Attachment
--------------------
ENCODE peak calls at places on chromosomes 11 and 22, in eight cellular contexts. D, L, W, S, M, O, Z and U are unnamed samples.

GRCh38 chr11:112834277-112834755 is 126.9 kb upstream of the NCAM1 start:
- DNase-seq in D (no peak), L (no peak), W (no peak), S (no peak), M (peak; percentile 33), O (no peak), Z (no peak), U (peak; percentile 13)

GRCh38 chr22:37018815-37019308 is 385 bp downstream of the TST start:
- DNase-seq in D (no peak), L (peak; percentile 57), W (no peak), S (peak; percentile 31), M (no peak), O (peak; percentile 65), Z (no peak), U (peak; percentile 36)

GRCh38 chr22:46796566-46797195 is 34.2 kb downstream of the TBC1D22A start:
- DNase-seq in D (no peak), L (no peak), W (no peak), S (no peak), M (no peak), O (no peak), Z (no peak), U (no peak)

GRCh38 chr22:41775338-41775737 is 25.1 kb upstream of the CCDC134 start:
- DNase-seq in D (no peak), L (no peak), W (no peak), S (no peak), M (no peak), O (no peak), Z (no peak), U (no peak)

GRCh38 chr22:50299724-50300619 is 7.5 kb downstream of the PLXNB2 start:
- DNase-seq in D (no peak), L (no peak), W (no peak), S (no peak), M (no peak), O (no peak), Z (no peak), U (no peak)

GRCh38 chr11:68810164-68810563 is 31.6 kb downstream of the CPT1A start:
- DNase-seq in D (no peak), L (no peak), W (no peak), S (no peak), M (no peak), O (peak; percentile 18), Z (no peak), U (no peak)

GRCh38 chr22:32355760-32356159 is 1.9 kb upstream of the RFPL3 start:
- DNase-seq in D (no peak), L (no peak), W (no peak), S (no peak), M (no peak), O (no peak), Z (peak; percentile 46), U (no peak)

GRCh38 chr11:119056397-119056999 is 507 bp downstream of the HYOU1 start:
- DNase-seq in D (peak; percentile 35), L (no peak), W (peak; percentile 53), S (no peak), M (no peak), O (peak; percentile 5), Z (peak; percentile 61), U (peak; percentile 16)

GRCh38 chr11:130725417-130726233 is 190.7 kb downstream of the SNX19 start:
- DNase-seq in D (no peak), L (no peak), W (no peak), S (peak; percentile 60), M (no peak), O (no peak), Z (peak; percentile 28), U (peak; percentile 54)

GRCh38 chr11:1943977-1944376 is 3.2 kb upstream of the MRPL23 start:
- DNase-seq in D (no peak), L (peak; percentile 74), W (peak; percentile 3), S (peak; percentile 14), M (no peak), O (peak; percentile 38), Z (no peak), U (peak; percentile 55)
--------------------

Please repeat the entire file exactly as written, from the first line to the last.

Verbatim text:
ENCODE peak calls at places on chromosomes 11 and 22, in eight cellular contexts. D, L, W, S, M, O, Z and U are unnamed samples.

GRCh38 chr11:112834277-112834755 is 126.9 kb upstream of the NCAM1 start:
- DNase-seq in D (no peak), L (no peak), W (no peak), S (no peak), M (peak; percentile 33), O (no peak), Z (no peak), U (peak; percentile 13)

GRCh38 chr22:37018815-37019308 is 385 bp downstream of the TST start:
- DNase-seq in D (no peak), L (peak; percentile 57), W (no peak), S (peak; percentile 31), M (no peak), O (peak; percentile 65), Z (no peak), U (peak; percentile 36)

GRCh38 chr22:46796566-46797195 is 34.2 kb downstream of the TBC1D22A start:
- DNase-seq in D (no peak), L (no peak), W (no peak), S (no peak), M (no peak), O (no peak), Z (no peak), U (no peak)

GRCh38 chr22:41775338-41775737 is 25.1 kb upstream of the CCDC134 start:
- DNase-seq in D (no peak), L (no peak), W (no peak), S (no peak), M (no peak), O (no peak), Z (no peak), U (no peak)

GRCh38 chr22:50299724-50300619 is 7.5 kb downstream of the PLXNB2 start:
- DNase-seq in D (no peak), L (no peak), W (no peak), S (no peak), M (no peak), O (no peak), Z (no peak), U (no peak)

GRCh38 chr11:68810164-68810563 is 31.6 kb downstream of the CPT1A start:
- DNase-seq in D (no peak), L (no peak), W (no peak), S (no peak), M (no peak), O (peak; percentile 18), Z (no peak), U (no peak)

GRCh38 chr22:32355760-32356159 is 1.9 kb upstream of the RFPL3 start:
- DNase-seq in D (no peak), L (no peak), W (no peak), S (no peak), M (no peak), O (no peak), Z (peak; percentile 46), U (no peak)

GRCh38 chr11:119056397-119056999 is 507 bp downstream of the HYOU1 start:
- DNase-seq in D (peak; percentile 35), L (no peak), W (peak; percentile 53), S (no peak), M (no peak), O (peak; percentile 5), Z (peak; percentile 61), U (peak; percentile 16)

GRCh38 chr11:130725417-130726233 is 190.7 kb downstream of the SNX19 start:
- DNase-seq in D (no peak), L (no peak), W (no peak), S (peak; percentile 60), M (no peak), O (no peak), Z (peak; percentile 28), U (peak; percentile 54)

GRCh38 chr11:1943977-1944376 is 3.2 kb upstream of the MRPL23 start:
- DNase-seq in D (no peak), L (peak; percentile 74), W (peak; percentile 3), S (peak; percentile 14), M (no peak), O (peak; percentile 38), Z (no peak), U (peak; percentile 55)